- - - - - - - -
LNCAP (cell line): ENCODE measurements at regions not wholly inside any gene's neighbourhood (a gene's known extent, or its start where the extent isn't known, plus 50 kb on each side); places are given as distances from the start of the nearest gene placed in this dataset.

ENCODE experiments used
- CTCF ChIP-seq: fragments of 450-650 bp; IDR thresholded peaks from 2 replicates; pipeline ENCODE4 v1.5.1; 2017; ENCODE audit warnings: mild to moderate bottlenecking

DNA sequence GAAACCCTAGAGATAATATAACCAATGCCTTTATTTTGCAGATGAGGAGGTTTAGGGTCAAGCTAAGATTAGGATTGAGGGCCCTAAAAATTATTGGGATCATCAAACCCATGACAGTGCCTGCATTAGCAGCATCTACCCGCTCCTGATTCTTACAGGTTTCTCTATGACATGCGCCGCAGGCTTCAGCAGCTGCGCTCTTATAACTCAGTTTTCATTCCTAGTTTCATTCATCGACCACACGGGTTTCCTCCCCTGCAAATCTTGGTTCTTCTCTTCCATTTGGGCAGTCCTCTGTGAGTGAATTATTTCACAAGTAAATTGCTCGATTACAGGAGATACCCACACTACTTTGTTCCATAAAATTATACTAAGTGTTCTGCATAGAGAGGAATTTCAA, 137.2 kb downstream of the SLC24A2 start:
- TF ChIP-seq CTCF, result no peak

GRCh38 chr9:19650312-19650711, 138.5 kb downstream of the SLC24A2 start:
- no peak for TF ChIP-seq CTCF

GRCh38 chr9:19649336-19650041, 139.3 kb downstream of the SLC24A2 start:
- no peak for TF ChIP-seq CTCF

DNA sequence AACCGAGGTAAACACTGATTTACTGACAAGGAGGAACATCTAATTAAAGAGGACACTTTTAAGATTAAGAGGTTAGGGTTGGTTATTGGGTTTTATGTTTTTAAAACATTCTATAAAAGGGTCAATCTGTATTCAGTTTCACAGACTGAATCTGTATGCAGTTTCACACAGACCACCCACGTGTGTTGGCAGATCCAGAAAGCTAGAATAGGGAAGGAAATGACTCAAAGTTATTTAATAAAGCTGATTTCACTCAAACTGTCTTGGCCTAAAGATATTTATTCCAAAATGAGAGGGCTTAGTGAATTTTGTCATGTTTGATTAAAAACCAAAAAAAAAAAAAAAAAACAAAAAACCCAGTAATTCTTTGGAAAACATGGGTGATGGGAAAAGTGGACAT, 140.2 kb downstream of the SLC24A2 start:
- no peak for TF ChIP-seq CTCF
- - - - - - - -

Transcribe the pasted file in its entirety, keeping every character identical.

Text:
LNCAP (cell line): ENCODE measurements at regions not wholly inside any gene's neighbourhood (a gene's known extent, or its start where the extent isn't known, plus 50 kb on each side); places are given as distances from the start of the nearest gene placed in this dataset.

ENCODE experiments used
- CTCF ChIP-seq: fragments of 450-650 bp; IDR thresholded peaks from 2 replicates; pipeline ENCODE4 v1.5.1; 2017; ENCODE audit warnings: mild to moderate bottlenecking

DNA sequence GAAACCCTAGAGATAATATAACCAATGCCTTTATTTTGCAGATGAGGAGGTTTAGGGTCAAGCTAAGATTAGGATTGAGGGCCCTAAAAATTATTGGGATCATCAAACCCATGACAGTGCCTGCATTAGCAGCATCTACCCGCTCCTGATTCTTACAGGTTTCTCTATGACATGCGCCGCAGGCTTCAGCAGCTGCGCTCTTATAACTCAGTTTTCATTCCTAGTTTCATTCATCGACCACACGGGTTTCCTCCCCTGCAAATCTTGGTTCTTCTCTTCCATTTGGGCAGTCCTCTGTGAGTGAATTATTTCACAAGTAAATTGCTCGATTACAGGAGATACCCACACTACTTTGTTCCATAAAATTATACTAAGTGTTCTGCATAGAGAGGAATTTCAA, 137.2 kb downstream of the SLC24A2 start:
- TF ChIP-seq CTCF, result no peak

GRCh38 chr9:19650312-19650711, 138.5 kb downstream of the SLC24A2 start:
- no peak for TF ChIP-seq CTCF

GRCh38 chr9:19649336-19650041, 139.3 kb downstream of the SLC24A2 start:
- no peak for TF ChIP-seq CTCF

DNA sequence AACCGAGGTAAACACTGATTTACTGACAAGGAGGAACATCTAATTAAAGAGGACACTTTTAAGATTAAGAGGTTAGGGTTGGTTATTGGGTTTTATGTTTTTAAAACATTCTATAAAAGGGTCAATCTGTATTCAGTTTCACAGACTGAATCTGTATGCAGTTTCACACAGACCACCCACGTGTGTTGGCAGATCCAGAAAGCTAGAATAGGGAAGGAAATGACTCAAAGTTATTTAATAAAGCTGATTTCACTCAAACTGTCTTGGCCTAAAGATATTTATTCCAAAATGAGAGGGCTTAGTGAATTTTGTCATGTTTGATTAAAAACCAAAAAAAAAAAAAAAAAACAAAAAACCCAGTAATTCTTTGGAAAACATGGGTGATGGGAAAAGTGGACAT, 140.2 kb downstream of the SLC24A2 start:
- no peak for TF ChIP-seq CTCF